The present work provides the first large scale and synoptic survey for sea turtles and elasmobranchs in the SW Indian Ocean. Previous knowledge mostly came from surveys of sea turtle breeding beaches, coastal observations, or telemetry (Lauret-Stepler et al., 2007; Dalleau et al., 2012; Bourjea, 2015). For elasmobranchs, except for whale shark (Rowat et al., 2009), the main sources of data in the SW Indian Ocean have come from fisheries monitoring, local photo-identification programmes, and a few telemetry studies (Kiszka et al., 2009b). Most of these species are notoriously difficult to monitor from a vessel due to their generally inconspicuous surface behavior. Therefore, quantitative comparisons between regions or species are not readily feasible. However, higher densities of sharks and rays previously found in the Mozambique Channel (Couturier et al., 2012), or whale shark occurrence around the north of Madagadcar (Rowat, 2007) are consistent with some of our results. Similarly, the distribution of hard-shelled sea turtles observed during our survey is consistent with breeding sites in the area (Dalleau et al., 2012; Bourjea, 2015) or satellite tracking showing transit across the open ocean with clear preferences for foraging sites in shallow, euphotic coastal waters (Hays et al., 2014). By comparison, the sizeable densities of the critically endangered leatherback turtle encountered in the shelf strata of West coast of Madagascar confirm its coastal occurrence as observed along South African coast and Mozambique (Robinson et al., 2016). If individuals nesting in South Africa forage in the study area (Robinson et al., 2016) their relationships with known nesting sites need to be explored.
Conservation and Management Implications
The pelagic megafauna dealt with in this work included a variety of charismatic species that share a number of important conservation issues. Among the species encountered 13 are listed as critically endangered, endangered, vulnerable, or nearly threatened on the IUCN Red List, and nine are listed as data deficient (Supplementary Tables 2–4). Among marine mammals the populations of three species (Indo-Pacific bottlenose dolphin, Indo-Pacific humpback dolphin, and dugong) are either decreasing or fragmented in the SW Indian Ocean. And several species of seabirds are mostly restricted to the region, in particular two endemic petrels of La Réunion Island: the Barau's petrel (Pterodroma baraui) and the Mascarene petrels (Pseudobulweria aterrima).
Various anthropogenic threats have been identified for marine megafauna in in the SW Indian Ocean, such as incidental or direct catches in fisheries for marine mammals, elasmobranchs, or sea turtles (Kiszka et al., 2008; Cerchio et al., 2009; Amandé et al., 2010; Bourjea et al., 2014), the direct utilization of turtle and seabird eggs (Cheke, 2001), and underwater noise arising from oil, gas or other geophysical exploration (Southall et al., 2013). However, fisheries bycatch has been identified as the primary driver of population declines in several species of marine megafauna (e.g., elasmobranchs, mammals, seabirds, and turtles; Lewison et al., 2004). Heavy mortality in fisheries has dramatically reduced shark numbers in many locations (Zydelis et al., 2009). Worldwide more than 200,000 loggerhead turtles (Caretta caretta) and 50,000 leatherbacks were likely taken as pelagic long line bycatch in 2000 (Lewison et al., 2004). No bycatch estimates are currently available for all taxa of marine megafauna in the SW Indian Ocean; nevertheless, the Western Indian Ocean represent 13% of the reported global sea turtle bycatch (Wallace et al., 2010). In contrast, there is little bycatch of seabirds in the tropical SW Indian Ocean, presumably since most tropical seabirds feed upon small epipelagic prey and thus do not interact directly with fisheries (Le Corre et al., 2012). Nevertheless, seabird-specific threats include interactions with human activities on land (Le Corre et al., 2002), the introduction of alien predators into the breeding colonies (Dumont et al., 2010), plastic pollution (Wilcox et al., 2015), or interaction with tunas or cetaceans for foraging (Jaquemet et al., 2005) sometimes referred to as “near-obligate commensalism” (Au and Pitman, 1986) which could be at risk of disruption if tunas become overfished (Le Corre et al., 2012).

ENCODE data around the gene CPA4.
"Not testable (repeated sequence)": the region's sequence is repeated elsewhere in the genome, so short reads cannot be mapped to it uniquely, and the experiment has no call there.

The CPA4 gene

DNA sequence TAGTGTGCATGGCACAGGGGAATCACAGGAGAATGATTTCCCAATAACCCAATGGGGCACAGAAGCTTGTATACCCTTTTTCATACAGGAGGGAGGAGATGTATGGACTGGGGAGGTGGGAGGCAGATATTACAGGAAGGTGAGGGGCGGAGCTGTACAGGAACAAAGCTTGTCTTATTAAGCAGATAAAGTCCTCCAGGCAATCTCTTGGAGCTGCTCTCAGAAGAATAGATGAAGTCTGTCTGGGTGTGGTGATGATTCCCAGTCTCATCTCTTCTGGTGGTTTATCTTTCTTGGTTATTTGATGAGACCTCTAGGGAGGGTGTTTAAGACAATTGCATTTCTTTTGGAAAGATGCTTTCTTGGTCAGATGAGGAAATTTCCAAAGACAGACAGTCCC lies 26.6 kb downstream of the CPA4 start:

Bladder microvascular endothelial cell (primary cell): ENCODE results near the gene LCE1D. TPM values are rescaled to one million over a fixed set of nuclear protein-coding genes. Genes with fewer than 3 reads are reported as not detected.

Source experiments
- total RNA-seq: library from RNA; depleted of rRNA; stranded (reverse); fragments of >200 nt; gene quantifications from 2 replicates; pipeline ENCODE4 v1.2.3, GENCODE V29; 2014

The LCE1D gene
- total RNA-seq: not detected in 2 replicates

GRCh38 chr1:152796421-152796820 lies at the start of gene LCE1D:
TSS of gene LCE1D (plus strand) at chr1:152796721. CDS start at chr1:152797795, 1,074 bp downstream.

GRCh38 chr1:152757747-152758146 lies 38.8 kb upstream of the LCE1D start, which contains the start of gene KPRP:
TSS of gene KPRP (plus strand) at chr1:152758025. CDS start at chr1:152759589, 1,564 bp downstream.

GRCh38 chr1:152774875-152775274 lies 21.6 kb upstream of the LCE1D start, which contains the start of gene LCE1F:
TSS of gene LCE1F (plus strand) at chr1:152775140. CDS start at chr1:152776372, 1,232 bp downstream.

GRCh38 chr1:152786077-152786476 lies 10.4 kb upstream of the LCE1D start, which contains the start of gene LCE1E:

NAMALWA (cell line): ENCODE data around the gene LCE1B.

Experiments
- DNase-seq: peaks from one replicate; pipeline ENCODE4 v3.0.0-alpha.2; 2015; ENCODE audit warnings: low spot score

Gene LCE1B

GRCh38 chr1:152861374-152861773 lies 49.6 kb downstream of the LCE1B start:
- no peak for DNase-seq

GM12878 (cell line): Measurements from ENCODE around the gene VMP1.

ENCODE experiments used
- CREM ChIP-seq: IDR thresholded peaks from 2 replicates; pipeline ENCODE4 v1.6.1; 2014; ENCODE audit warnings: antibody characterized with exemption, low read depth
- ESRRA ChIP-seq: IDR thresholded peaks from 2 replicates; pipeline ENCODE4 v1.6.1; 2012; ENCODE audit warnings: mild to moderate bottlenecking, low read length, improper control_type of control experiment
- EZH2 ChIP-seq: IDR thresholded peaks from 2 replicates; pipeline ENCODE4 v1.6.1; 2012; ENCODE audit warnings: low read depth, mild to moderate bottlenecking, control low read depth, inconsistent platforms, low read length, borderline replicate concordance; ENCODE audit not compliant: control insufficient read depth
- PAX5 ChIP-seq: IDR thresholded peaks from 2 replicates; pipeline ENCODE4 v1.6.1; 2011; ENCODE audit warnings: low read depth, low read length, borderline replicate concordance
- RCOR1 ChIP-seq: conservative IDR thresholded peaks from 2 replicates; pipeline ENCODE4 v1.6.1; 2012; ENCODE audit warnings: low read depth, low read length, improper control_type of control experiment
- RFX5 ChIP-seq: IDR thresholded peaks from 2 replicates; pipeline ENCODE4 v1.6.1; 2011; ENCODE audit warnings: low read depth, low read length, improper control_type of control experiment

Conservation actions are often species-oriented because the ultimate measure of their efficacy is evaluated by assessing the conservation status of the species of interest. However, when it comes to the value of conservation strategies that deal with vast components of biodiversity at large geographical scales, metrics estimated at the community level are more relevant (Edgar et al., 2014). The present work provides baselines both for taxon-oriented approaches, acknowledging the intrinsic strengths and weaknesses (see Section Correction of Specific Biases) of the survey method, and for community-oriented metrics. The analysis of megafauna density assemblages across the SW Indian Ocean firstly reflected the general pattern of the three ecoregions of the Longhurst classification and, secondly, rough habitat distinctions based on bathymetry (shelf, slope/oceanic). Up to 44% of the observed variance in the study could be explained by these two parameters but there are many other factors, in addition to measurement error due to imperfect detection which might account for the remaining 56%. The existence of adequate breeding grounds in the vicinity of favorable foraging habitats (specific to seabirds and sea turtles), and spatial heterogeneity in historic human pressures could account for a large proportion of the remaining variance. The metrics describing pelagic megafauna in the tropical SW Indian Ocean would be extremely useful to monitor the long-term impacts of general management strategies, even if the present baseline does not depict a pristine condition.